A rare piece of baseball memorabilia is up for bid as MEARS Online Auctions offers an experimental Kork-Grip bat used and likely invented by the Georgia Peach.
After hitting .420 in 1911 and .410 in 1912, you wouldn’t think Ty Cobb would have been all that concerned with his bats. For Cobb, though, there was always an edge waiting to be discovered. In 1913, the future Hall of Famer began experimenting with the tools of his profitable trade.
Making contact with a bat made in the early 20th century could be hard on the hands. Cobb apparently decided he would try to do something about that. His answer was a grip made of a thin layer of cork.
A brief note in The Sporting Life just before Christmas 1913 made mention of Cobb’s “invention”. By the following year, the bat had a name: Kork Grip. It’s patent would come on September 15, 1914. Every bat with the cork grip produced after that date carries a handle marking with the inscription "Kork Grip Patented Sep 15, 1914", making the Cobb bat unique and perhaps tying it to a unique slice of baseball history.
Over 95 years after it made its debut, the earliest-known Ty Cobb Louisville Slugger bat is now up for bid. MEARS Online Auctions has the Cobb bat in its current auction of premium baseball memorabilia. The current bid hovers at around $10,000 with the auction set to close Thursday night.
"We have seen 40K bats of Cobb, Wagner, and Joe Jackson, but none of them have ever had the pre-patent stamp on the bat," MEARS’ CEO Troy Kinunen told Sports Collectors Daily. "It is quite possible this is a one-of-a-kind example, and most likely an experimental bat due to the fact we have never, ever seen this stamp before. Also, the ‘9’ on the knob is not standard on game-used bats from that era and quite an odd mark, but odd in a good sense, as if it represented something special or ‘experimental’."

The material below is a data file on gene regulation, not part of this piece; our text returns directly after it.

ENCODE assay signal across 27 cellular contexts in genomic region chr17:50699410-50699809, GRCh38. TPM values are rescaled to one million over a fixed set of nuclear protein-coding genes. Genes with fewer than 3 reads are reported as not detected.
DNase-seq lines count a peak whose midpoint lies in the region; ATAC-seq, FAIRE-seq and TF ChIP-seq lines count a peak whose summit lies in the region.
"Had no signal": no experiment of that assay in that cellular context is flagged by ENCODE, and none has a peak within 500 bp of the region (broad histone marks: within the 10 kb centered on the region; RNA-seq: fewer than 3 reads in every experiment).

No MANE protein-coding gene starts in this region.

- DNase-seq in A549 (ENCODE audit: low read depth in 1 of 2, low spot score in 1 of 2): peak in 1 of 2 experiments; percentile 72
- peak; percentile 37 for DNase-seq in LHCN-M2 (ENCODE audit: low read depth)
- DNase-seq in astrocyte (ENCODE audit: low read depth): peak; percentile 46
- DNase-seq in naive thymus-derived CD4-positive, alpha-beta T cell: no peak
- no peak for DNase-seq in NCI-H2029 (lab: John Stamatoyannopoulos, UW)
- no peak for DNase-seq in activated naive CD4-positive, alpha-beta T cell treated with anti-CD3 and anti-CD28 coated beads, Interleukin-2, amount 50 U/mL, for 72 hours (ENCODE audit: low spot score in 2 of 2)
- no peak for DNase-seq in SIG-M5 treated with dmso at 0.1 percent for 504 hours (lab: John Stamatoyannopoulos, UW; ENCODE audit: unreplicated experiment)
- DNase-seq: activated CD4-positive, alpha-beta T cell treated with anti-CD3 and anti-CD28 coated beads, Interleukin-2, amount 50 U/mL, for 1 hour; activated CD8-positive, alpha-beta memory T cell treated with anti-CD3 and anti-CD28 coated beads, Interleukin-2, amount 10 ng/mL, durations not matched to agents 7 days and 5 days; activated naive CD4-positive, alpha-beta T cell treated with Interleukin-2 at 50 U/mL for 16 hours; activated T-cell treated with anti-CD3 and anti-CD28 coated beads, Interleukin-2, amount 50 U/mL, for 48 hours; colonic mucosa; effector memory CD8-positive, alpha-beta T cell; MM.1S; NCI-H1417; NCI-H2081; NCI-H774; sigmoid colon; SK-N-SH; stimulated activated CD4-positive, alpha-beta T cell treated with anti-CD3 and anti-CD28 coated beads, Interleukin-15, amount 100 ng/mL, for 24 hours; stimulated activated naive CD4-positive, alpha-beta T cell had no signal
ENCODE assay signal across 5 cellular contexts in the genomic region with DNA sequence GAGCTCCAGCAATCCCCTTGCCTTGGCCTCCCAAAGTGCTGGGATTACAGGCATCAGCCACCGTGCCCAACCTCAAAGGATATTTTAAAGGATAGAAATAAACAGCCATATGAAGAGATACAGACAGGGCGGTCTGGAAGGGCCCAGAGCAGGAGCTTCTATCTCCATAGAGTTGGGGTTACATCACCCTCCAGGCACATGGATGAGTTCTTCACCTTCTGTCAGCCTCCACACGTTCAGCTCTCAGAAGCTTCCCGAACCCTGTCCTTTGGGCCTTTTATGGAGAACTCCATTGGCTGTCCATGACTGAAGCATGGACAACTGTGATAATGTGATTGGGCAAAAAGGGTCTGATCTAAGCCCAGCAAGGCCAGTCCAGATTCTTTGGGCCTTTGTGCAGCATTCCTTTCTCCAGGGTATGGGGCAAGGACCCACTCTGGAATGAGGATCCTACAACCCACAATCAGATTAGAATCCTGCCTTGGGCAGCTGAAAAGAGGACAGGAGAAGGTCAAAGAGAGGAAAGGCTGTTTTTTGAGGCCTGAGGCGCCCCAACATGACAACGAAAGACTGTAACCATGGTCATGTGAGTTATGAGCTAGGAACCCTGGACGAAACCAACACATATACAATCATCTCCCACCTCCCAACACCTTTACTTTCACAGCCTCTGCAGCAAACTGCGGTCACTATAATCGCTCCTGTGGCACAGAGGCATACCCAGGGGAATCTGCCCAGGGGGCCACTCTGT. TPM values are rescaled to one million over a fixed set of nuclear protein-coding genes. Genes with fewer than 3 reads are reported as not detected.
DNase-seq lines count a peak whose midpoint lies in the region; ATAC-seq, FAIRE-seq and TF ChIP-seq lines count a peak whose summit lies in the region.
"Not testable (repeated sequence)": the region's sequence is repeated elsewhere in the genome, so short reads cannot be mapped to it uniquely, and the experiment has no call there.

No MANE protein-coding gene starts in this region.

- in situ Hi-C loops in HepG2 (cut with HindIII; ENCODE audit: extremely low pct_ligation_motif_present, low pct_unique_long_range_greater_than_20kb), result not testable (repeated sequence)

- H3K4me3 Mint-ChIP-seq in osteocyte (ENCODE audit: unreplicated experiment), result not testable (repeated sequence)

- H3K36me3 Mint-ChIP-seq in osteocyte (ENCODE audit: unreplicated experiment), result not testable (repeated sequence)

The Kork Grip bat wasn’t just a one-year curiosity. They were produced until 1930 and a number of players used them, including Joe Jackson, Frankie Frisch, George Sisler, Ed Roush and Mickey Cochrane. Eventually, bat-making techniques improved and the Kork Grip faded from sight.
"Starting in 1930 and ’31, H&B developed the Powerized process, still used to this day, to compress the grain and prevent cracking," said Kinunen. "With the introduction of the powerized process, Kork Grip bats were discontinued by H&B."
It wasn’t the only tinkering that the company would do with its bats, but the grip has always been a focus shared by players who use bats and the company they’ve trusted to make them. "The only other handle modification was in the late 1960s when H&B experimented with a fiberglass handle," Kinunen recalled. "I think it worked so well that handles never broke, so they discontinued the practice, or we would still be using 1960s fiberglass-handled bats."
The 1914 Cobb bat is actually the second Kork Grip Cobb model MEARS has offered. This fall, a 1922-25 Cobb model sold for $2860. "The bat had condition problems, and only graded a MEARS A4.5," Kinunen stated. "The current offered bat is a perfect MEARS A8, with no condition problems, and with the very unique pre-patent date. The December MEARS Elite Cobb 40K is by far a superior bat both in condition and historic importance." MEARS also sold a Babe Ruth bat last February for $13,915.
"From a historical sense, this is the most historic bat offered by MEARS Online Auctions to date. One fortunate collector will have the chance to own the earliest Ty Cobb signature model H&B bat and a pre-patent bat invented by Ty Cobb himself. This bat is historic to both Louisville Slugger and Ty Cobb bat collectors. The Louisville Slugger Museum does not have this early model Cobb in their archives. No collector or dealer has ever seen a Ty Cobb signature model bat from such an early time period."
The Cobb bat won’t be the last major Kork Grip bat offered by MEARS. A Honus Wagner model is slated for the company’s next major auction in April.